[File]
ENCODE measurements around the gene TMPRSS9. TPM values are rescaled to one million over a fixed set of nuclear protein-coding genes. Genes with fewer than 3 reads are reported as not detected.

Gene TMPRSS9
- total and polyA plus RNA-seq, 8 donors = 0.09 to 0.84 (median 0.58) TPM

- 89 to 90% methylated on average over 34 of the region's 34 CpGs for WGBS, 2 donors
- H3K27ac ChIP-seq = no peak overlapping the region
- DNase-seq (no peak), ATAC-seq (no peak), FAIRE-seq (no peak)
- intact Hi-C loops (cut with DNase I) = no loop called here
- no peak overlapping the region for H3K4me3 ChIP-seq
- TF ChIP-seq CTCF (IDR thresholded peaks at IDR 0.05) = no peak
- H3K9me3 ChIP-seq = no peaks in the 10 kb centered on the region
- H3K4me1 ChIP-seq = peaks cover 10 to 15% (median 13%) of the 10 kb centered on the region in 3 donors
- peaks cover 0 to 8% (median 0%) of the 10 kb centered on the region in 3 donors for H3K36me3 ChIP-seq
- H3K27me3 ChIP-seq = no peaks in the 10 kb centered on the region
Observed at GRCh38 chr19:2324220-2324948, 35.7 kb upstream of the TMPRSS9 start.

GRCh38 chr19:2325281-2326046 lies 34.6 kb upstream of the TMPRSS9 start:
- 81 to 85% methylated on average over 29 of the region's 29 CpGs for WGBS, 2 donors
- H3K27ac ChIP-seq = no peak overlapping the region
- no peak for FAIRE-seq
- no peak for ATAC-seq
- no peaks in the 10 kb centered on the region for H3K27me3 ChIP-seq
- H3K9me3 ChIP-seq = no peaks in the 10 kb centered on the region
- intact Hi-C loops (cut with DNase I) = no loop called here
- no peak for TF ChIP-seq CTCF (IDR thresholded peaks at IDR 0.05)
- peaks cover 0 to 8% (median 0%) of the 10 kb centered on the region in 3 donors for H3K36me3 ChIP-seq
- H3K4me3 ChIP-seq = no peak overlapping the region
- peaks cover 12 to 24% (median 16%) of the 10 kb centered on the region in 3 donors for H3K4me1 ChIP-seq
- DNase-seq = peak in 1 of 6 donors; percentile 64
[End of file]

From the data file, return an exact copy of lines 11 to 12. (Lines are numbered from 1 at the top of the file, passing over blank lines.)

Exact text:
- H3K4me1 ChIP-seq = peaks cover 10 to 15% (median 13%) of the 10 kb centered on the region in 3 donors
- peaks cover 0 to 8% (median 0%) of the 10 kb centered on the region in 3 donors for H3K36me3 ChIP-seq